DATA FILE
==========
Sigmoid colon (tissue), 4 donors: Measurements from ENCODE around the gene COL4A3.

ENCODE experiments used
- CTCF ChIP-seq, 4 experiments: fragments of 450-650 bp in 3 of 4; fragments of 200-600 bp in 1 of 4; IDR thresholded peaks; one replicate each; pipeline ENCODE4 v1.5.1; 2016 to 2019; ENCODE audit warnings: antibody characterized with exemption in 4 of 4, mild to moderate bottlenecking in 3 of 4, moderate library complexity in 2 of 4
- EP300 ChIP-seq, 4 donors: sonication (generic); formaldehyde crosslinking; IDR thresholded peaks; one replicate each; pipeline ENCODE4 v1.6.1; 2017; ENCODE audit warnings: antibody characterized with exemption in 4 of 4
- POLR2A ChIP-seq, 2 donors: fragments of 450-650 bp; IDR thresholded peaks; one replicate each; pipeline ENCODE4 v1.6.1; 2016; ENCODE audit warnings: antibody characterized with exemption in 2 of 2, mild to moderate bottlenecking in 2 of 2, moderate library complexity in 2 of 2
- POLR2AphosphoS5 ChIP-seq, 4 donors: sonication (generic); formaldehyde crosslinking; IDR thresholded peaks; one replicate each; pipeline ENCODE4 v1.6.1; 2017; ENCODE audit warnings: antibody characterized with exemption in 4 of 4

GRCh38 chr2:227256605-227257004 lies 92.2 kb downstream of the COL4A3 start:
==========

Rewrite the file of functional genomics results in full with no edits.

Sigmoid colon (tissue), 4 donors: Measurements from ENCODE around the gene COL4A3.

ENCODE experiments used
- CTCF ChIP-seq, 4 experiments: fragments of 450-650 bp in 3 of 4; fragments of 200-600 bp in 1 of 4; IDR thresholded peaks; one replicate each; pipeline ENCODE4 v1.5.1; 2016 to 2019; ENCODE audit warnings: antibody characterized with exemption in 4 of 4, mild to moderate bottlenecking in 3 of 4, moderate library complexity in 2 of 4
- EP300 ChIP-seq, 4 donors: sonication (generic); formaldehyde crosslinking; IDR thresholded peaks; one replicate each; pipeline ENCODE4 v1.6.1; 2017; ENCODE audit warnings: antibody characterized with exemption in 4 of 4
- POLR2A ChIP-seq, 2 donors: fragments of 450-650 bp; IDR thresholded peaks; one replicate each; pipeline ENCODE4 v1.6.1; 2016; ENCODE audit warnings: antibody characterized with exemption in 2 of 2, mild to moderate bottlenecking in 2 of 2, moderate library complexity in 2 of 2
- POLR2AphosphoS5 ChIP-seq, 4 donors: sonication (generic); formaldehyde crosslinking; IDR thresholded peaks; one replicate each; pipeline ENCODE4 v1.6.1; 2017; ENCODE audit warnings: antibody characterized with exemption in 4 of 4

GRCh38 chr2:227256605-227257004 lies 92.2 kb downstream of the COL4A3 start: